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Provided by Utah Children's Theatre
During a rehearsal for Shakespeare's "Twelfth Night," Cole Lawson, left, acts as Sir Andrew Aguecheek and Tennessee Tarrant acts as Duke Orsino. "Twelfth Night" is part of the 7th annual Shakespeare Festival for Kids and Adults With Short Attention Spans at the Utah Children's Theatre.

SOUTH SALT LAKE — If the Utah Shakespeare Festival in Cedar City seems too far, too long and too complicated with kids, have no fear.

The 7th annual Shakespeare Festival for Kids and Adults With Short Attention Spans, put on by the Utah Children’s Theatre in South Salt Lake, starts Saturday, Aug. 18. It’s designed to help children — and anyone who struggles to sit through Shakespeare — better appreciate and understand the writer who many regard as the English language's greatest.

Provided by Utah Children's Theatre
During a rehearsal for Shakespeare's "Twelfth Night," Tennessee Tarrant, left, acts as Duke Orsino and Robert Fernandez acts as Feste. "Twelfth Night" is part of the 7th annual Shakespeare Festival for Kids and Adults With Short Attention Spans at the Utah Children's Theatre.

“The purpose of the festival, really, and the purpose of our theater is to train the young audiences now to grow up and become the audiences of tomorrow,” said James Parker, the theater’s executive director. “We definitely see ourselves as a catalyst for people to go and experience Shakespeare elsewhere.”

The centerpiece of the festival is an old Californian twist on Shakespeare’s comedy “Twelfth Night.” The play tells the story of Viola, who’s separated from her twin brother during a shipwreck and dresses up as a man named Cesario to work for Duke Orsino.

Viola falls in love with Duke Orsino, who’s in love with a local gentlewoman name Olivia, who’s in love with Cesario — who’s actually Viola. The original play takes place in Illyria, but the Utah Children Theatre’s version takes place in Southern California in the 1870s with Mexican and Spanish characters.

Duke Orsino will be like Zorro, said Joanne Parker, director of “Twelfth Night” and mother of the theater’s executive director. Malvolio, the steward of Olivia’s household, will be a bullfighter. And Sir Toby will don a mariachi hat as he loudly sings. Joanne Parker affectionately referred to Olivia as “señorita Olivia.”

Provided by Utah Children's Theatre
During a rehearsal for Shakespeare's "Twelfth Night," actor Robert Fernandez plays guitar as the character Feste. "Twelfth Night" is part of the 7th annual Shakespeare Festival for Kids and Adults With Short Attention Spans at the Utah Children's Theatre.

“We’re going to celebrate the Hispanic culture,” Joanne Parker said. “The whole piece has a lighthearted spirit. It’s so lighthearted and pretty and fun and celebratory.”

The costumes, set, music and dancing will revolve around the historic California theme, but despite drastically changing the setting for “Twelfth Night,” the script will remain surprisingly loyal to Shakespeare’s work.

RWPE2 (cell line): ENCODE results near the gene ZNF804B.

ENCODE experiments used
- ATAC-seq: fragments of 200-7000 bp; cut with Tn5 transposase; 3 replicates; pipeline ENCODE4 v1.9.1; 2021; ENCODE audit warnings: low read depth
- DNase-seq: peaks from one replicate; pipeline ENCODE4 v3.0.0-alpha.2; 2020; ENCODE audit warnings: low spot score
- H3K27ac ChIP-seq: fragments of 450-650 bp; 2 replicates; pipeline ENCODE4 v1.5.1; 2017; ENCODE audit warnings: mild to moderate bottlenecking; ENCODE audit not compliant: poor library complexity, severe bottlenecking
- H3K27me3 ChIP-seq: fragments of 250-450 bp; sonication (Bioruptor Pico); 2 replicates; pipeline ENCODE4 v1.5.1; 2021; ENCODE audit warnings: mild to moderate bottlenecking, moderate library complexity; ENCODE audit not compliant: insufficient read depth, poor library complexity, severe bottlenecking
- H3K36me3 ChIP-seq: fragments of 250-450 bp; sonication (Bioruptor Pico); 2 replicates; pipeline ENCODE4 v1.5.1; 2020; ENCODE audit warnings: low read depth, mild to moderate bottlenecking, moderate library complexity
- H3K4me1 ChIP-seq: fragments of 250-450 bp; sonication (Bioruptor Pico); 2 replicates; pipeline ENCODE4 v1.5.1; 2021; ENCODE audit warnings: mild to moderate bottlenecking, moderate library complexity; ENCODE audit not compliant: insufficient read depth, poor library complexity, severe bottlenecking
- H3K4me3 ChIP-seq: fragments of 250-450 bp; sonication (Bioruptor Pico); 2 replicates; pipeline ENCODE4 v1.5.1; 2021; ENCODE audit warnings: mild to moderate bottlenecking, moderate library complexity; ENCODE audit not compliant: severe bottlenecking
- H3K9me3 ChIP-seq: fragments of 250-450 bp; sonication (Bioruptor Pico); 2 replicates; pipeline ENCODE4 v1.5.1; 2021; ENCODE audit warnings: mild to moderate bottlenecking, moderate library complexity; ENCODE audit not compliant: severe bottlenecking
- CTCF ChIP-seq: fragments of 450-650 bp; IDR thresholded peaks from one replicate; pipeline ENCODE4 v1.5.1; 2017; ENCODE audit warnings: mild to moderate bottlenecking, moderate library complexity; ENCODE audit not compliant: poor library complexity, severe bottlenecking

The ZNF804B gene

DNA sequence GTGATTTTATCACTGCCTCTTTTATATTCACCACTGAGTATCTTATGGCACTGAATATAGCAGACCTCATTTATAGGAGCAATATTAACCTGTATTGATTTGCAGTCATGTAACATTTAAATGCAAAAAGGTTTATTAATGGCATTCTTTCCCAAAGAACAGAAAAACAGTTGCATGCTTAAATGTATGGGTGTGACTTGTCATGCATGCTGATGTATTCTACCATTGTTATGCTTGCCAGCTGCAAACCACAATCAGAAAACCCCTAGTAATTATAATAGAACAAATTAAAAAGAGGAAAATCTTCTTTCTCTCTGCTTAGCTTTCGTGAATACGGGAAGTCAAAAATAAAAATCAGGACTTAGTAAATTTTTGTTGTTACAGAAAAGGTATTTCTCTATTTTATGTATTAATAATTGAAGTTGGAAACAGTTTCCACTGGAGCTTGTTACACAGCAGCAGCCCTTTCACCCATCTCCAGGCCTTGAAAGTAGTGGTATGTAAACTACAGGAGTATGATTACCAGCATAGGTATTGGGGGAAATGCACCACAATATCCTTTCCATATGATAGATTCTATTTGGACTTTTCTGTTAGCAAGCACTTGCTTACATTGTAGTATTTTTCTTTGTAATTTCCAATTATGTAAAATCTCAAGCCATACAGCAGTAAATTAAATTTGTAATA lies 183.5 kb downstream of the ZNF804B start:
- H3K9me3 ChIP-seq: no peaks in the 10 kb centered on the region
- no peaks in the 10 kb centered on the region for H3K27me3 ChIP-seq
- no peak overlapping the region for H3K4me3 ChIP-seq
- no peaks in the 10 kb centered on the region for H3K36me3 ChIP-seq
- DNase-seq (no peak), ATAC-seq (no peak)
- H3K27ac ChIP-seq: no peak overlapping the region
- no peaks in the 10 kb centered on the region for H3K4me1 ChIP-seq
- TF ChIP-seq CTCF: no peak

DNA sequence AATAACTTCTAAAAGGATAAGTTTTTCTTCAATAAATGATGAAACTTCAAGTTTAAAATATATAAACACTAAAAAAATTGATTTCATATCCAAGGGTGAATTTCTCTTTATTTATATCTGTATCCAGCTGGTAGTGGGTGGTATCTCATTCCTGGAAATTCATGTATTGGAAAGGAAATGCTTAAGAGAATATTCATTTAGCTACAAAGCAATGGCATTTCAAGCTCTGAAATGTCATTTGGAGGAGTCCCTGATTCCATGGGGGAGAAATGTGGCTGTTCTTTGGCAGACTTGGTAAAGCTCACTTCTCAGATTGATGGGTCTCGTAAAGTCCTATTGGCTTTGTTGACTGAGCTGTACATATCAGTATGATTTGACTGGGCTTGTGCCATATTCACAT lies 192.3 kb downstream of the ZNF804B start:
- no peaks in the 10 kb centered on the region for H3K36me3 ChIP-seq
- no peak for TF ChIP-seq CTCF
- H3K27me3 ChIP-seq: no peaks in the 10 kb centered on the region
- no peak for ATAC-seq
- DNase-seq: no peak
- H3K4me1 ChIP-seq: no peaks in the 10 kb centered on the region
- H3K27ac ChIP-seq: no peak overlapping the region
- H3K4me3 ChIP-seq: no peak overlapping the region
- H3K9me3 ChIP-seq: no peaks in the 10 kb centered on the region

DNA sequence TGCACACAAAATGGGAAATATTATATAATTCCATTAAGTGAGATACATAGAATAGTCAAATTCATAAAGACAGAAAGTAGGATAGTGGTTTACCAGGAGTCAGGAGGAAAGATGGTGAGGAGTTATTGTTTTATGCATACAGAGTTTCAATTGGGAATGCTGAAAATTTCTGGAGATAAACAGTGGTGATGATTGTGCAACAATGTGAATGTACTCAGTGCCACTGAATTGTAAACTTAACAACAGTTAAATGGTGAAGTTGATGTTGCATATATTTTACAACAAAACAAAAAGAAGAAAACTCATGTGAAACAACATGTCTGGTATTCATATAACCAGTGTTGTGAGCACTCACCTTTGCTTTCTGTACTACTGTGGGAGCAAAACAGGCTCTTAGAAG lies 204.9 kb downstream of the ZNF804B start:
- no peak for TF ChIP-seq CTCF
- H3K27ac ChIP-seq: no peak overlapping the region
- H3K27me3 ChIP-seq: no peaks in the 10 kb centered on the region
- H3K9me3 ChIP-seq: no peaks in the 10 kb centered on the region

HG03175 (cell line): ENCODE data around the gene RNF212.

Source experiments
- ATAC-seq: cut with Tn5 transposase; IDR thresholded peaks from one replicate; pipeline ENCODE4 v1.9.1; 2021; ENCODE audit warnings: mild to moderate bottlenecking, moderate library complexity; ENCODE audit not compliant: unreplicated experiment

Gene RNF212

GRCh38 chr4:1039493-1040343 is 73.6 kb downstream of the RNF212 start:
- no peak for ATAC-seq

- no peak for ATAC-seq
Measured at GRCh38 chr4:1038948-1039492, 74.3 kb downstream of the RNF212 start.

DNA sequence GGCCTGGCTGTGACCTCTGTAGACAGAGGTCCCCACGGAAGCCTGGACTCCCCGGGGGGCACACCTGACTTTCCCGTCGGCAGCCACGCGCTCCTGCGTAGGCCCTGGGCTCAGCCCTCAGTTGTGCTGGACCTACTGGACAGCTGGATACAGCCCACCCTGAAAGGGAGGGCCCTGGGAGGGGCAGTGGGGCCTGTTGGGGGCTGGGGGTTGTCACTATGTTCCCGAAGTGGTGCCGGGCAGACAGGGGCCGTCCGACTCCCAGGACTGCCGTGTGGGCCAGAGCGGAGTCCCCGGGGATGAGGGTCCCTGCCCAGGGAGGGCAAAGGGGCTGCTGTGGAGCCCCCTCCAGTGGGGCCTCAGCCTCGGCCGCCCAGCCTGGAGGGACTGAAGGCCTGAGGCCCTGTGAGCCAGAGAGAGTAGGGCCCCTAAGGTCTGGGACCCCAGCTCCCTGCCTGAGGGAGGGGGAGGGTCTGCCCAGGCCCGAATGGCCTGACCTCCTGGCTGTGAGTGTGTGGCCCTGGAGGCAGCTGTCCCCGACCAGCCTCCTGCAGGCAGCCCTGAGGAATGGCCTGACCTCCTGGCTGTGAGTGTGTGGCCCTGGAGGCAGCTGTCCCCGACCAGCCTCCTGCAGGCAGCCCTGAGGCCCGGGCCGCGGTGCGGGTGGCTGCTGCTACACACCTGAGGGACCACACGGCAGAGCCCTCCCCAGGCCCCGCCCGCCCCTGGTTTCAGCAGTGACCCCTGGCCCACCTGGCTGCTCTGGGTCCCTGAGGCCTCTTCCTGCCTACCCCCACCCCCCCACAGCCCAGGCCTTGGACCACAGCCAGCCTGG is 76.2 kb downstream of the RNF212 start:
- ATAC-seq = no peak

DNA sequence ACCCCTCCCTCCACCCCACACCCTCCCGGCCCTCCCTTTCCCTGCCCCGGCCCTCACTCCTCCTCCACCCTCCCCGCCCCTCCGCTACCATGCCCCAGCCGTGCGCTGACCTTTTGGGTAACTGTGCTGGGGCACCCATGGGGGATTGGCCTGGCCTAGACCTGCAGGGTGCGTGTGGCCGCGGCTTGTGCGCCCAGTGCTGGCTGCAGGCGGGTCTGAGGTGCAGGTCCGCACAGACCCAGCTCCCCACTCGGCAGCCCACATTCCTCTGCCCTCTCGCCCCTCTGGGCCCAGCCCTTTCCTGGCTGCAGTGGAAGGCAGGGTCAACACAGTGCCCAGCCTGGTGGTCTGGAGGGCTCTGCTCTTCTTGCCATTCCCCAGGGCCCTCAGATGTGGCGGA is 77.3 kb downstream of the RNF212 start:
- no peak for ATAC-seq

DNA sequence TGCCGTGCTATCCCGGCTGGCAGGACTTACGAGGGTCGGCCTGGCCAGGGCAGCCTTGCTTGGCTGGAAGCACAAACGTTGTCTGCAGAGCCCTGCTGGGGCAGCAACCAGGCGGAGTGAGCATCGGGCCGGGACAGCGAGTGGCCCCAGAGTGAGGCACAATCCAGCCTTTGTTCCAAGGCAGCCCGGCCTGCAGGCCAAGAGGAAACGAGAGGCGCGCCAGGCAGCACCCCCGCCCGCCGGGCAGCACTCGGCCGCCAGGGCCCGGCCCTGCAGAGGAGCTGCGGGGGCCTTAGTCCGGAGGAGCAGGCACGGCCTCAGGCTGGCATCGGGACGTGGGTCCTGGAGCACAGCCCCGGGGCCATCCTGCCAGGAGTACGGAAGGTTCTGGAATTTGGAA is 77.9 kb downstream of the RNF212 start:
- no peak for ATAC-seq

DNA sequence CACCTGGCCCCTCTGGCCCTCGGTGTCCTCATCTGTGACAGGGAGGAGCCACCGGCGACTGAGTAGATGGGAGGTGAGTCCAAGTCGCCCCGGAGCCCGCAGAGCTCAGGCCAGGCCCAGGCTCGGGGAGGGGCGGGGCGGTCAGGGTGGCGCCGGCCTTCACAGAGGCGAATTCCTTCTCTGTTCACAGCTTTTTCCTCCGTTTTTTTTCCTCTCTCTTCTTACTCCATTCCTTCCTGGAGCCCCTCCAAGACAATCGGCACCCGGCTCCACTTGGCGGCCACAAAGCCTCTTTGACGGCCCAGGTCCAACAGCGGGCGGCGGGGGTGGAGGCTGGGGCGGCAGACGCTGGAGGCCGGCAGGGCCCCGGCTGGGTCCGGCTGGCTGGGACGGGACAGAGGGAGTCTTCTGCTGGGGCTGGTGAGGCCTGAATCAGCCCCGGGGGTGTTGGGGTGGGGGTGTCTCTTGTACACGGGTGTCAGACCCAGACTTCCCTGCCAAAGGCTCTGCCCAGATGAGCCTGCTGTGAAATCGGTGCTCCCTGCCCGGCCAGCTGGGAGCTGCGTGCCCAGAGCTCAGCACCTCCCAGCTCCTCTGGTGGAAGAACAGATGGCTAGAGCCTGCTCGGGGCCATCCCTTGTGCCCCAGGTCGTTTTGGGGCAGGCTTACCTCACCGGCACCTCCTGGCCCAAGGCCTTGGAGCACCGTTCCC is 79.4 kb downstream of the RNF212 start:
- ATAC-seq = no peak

Although the festival’s claim to fame is Shakespeare for children, the text is never modernized or, as Joanne Parker put it, “dumbed down.” The versatility of Shakespeare’s play allows it to be adapted to several different settings without altering the text. To help children understand the plot despite the difficult script, actors rely on a lot of pantomime and strong storytelling skills.

The theater cut out some of plot for length (each condensed play runs about an hour and a half with an intermission halfway through) and will occasionally add lines for clarity. But even when they do, the writers try to use lines that are already part of the text.

“We work tremendously hard to keep it classical as well as understandable,” Joanne Parker said. “You take certain words and you clarify it, but you try really hard to keep as much as the poetry and the delightfulness of the plot moving with (Shakespeare’s) rhythms and his marvelous way of putting things poetically.”

Provided by Utah Children's Theatre
During a rehearsal for Shakespeare's "Twelfth Night," Meighan Smith, left, acts as Maria, and Bryson Dumas acts as Sir Toby. "Twelfth Night" is part of the 7th annual Shakespeare Festival for Kids and Adults With Short Attention Spans at the Utah Children's Theatre.

In addition to "Twelfth Night," the festival also includes a puppet show with handmade marionette puppets and a waffle party. Although there's no age restriction on "Twelfth Night," the theater typically recommends it for children ages 4 and up.

The play’s authenticity is enhanced further by Utah Children’s Theatre's thrust stage. Just like the theaters in Shakespeare’s day, the theater’s seating forms a deep U close to the stage. The sets and theater tricks are minimal.

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“When you get into a large theater, it can sometimes act like a screen,” James Parker said. “That’s one of the reasons we built our theater the way we did, where it’s very intimate, because (the children) can see the actor and they know the actor can see them. That dynamic just totally changes the way a child interacts with the story. Instead of being fed, they’re having to play an active part in watching.”

If you go …

What: Utah Children's Theatre's Shakespeare Festival for Kids and Adults With Short Attention Spans

When: Saturdays, Aug. 18-Sept. 29

Where: 3605 S. State, South Salt Lake

How much: $15 for "Twelfth Night"; $10 for the waffle party; $5 for the puppet show

Phone: 801-532-6000

Web: uctheatre.org